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J Mol Biol. 2008 Oct 31;383(1):36-48. doi: 10.1016/j.jmb.2008.06.076. Epub 2008 Jul 3.

Arabidopsis thaliana glutamate receptor ion channel function demonstrated by ion pore transplantation.

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Department of Biochemistry I-Receptor Biochemistry, NC6/170, Ruhr University Bochum, Bochum, Germany.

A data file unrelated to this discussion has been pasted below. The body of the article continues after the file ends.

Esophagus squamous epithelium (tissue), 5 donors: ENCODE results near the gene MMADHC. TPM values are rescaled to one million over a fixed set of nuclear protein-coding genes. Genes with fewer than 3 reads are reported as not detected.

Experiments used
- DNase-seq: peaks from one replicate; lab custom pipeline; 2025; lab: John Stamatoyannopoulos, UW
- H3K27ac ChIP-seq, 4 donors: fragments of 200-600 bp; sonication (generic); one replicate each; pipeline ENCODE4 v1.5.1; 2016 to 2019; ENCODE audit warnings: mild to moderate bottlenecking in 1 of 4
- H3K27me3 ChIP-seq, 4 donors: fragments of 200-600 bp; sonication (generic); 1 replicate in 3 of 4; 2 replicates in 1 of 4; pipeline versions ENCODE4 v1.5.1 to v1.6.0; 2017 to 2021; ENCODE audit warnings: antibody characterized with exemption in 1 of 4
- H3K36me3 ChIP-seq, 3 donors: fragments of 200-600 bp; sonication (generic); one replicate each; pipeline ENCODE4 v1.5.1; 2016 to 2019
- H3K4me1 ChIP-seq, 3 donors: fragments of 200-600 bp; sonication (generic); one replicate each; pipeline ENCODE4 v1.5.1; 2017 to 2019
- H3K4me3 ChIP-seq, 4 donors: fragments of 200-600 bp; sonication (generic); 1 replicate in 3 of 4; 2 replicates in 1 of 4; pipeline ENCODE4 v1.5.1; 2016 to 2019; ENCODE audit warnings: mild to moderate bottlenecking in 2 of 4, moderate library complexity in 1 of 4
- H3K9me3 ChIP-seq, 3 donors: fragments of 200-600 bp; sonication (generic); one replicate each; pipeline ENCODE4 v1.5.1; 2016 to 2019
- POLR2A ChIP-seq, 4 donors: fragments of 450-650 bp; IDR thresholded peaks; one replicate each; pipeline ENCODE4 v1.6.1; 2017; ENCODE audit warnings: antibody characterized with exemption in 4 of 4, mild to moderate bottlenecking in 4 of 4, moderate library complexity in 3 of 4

Ionotropic glutamate receptors (iGluRs) are ligand-gated cation channels that mediate fast excitatory neurotransmission in the mammalian central nervous system. In the model plant Arabidopsis thaliana, a large family of 20 genes encoding proteins that share similarities with animal iGluRs in sequence and predicted secondary structure has been discovered. Members of this family, termed AtGLRs (A. thaliana glutamate receptors), have been implicated in root development, ion transport, and several metabolic and signalling pathways. However, there is still no direct proof of ligand-gated ion channel function of any AtGLR subunit. We used a domain transplantation technique to directly test whether the putative ion pore domains of AtGLRs can conduct ions. To this end, we transplanted the ion pore domains of 17 AtGLR subunits into rat alpha-amino-3-hydroxy-5-methyl-4-isoxazole propionate (GluR1) and kainate (GluR6) receptor subunits and tested the resulting chimaeras for ion channel function in the Xenopus oocyte expression system. We show that AtGLR1.1 and AtGLR1.4 have functional Na(+)-, K(+)-, and Ca(2+)-permeable ion pore domains. The properties of currents through the AtGLR1.1 ion pore match those of glutamate-activated currents, depolarisations, and glutamate-triggered Ca(2+) influxes observed in plant cells. We conclude that some AtGLRs have functional non-selective cation pores.

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